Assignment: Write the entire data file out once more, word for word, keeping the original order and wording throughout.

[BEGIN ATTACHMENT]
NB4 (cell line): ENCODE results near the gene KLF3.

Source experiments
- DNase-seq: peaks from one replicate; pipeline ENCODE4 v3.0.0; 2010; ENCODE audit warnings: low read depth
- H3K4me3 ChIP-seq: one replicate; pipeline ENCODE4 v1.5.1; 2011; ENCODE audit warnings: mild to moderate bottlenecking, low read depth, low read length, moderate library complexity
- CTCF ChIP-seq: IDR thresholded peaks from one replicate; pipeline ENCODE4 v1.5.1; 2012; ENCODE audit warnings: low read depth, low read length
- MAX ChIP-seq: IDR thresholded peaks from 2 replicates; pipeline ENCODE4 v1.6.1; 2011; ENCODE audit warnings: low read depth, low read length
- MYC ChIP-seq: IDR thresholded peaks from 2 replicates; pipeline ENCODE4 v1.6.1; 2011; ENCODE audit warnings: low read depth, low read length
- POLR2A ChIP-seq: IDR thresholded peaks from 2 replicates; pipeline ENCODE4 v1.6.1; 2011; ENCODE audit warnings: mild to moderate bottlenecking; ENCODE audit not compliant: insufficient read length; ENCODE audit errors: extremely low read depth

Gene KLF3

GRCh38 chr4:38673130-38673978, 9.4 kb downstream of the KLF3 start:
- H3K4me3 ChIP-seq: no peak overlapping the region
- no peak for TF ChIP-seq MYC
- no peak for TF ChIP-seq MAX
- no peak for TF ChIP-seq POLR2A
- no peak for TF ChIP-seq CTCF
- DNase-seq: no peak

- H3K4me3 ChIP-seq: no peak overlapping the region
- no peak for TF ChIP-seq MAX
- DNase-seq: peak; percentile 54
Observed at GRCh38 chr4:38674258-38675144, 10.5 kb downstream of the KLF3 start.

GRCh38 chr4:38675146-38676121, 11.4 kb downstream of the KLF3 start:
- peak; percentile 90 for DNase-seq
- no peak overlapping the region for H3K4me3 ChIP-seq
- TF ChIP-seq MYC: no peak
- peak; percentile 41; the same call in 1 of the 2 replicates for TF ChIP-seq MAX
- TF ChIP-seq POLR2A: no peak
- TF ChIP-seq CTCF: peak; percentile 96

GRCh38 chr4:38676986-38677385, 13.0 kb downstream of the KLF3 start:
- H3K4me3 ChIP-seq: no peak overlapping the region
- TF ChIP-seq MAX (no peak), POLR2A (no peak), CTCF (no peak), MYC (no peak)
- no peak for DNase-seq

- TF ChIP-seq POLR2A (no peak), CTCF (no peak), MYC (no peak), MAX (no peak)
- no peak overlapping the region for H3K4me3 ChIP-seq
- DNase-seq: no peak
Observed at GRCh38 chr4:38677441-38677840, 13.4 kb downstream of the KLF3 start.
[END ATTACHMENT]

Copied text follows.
NB4 (cell line): ENCODE results near the gene KLF3.

Source experiments
- DNase-seq: peaks from one replicate; pipeline ENCODE4 v3.0.0; 2010; ENCODE audit warnings: low read depth
- H3K4me3 ChIP-seq: one replicate; pipeline ENCODE4 v1.5.1; 2011; ENCODE audit warnings: mild to moderate bottlenecking, low read depth, low read length, moderate library complexity
- CTCF ChIP-seq: IDR thresholded peaks from one replicate; pipeline ENCODE4 v1.5.1; 2012; ENCODE audit warnings: low read depth, low read length
- MAX ChIP-seq: IDR thresholded peaks from 2 replicates; pipeline ENCODE4 v1.6.1; 2011; ENCODE audit warnings: low read depth, low read length
- MYC ChIP-seq: IDR thresholded peaks from 2 replicates; pipeline ENCODE4 v1.6.1; 2011; ENCODE audit warnings: low read depth, low read length
- POLR2A ChIP-seq: IDR thresholded peaks from 2 replicates; pipeline ENCODE4 v1.6.1; 2011; ENCODE audit warnings: mild to moderate bottlenecking; ENCODE audit not compliant: insufficient read length; ENCODE audit errors: extremely low read depth

Gene KLF3

GRCh38 chr4:38673130-38673978, 9.4 kb downstream of the KLF3 start:
- H3K4me3 ChIP-seq: no peak overlapping the region
- no peak for TF ChIP-seq MYC
- no peak for TF ChIP-seq MAX
- no peak for TF ChIP-seq POLR2A
- no peak for TF ChIP-seq CTCF
- DNase-seq: no peak

- H3K4me3 ChIP-seq: no peak overlapping the region
- no peak for TF ChIP-seq MAX
- DNase-seq: peak; percentile 54
Observed at GRCh38 chr4:38674258-38675144, 10.5 kb downstream of the KLF3 start.

GRCh38 chr4:38675146-38676121, 11.4 kb downstream of the KLF3 start:
- peak; percentile 90 for DNase-seq
- no peak overlapping the region for H3K4me3 ChIP-seq
- TF ChIP-seq MYC: no peak
- peak; percentile 41; the same call in 1 of the 2 replicates for TF ChIP-seq MAX
- TF ChIP-seq POLR2A: no peak
- TF ChIP-seq CTCF: peak; percentile 96

GRCh38 chr4:38676986-38677385, 13.0 kb downstream of the KLF3 start:
- H3K4me3 ChIP-seq: no peak overlapping the region
- TF ChIP-seq MAX (no peak), POLR2A (no peak), CTCF (no peak), MYC (no peak)
- no peak for DNase-seq

- TF ChIP-seq POLR2A (no peak), CTCF (no peak), MYC (no peak), MAX (no peak)
- no peak overlapping the region for H3K4me3 ChIP-seq
- DNase-seq: no peak
Observed at GRCh38 chr4:38677441-38677840, 13.4 kb downstream of the KLF3 start.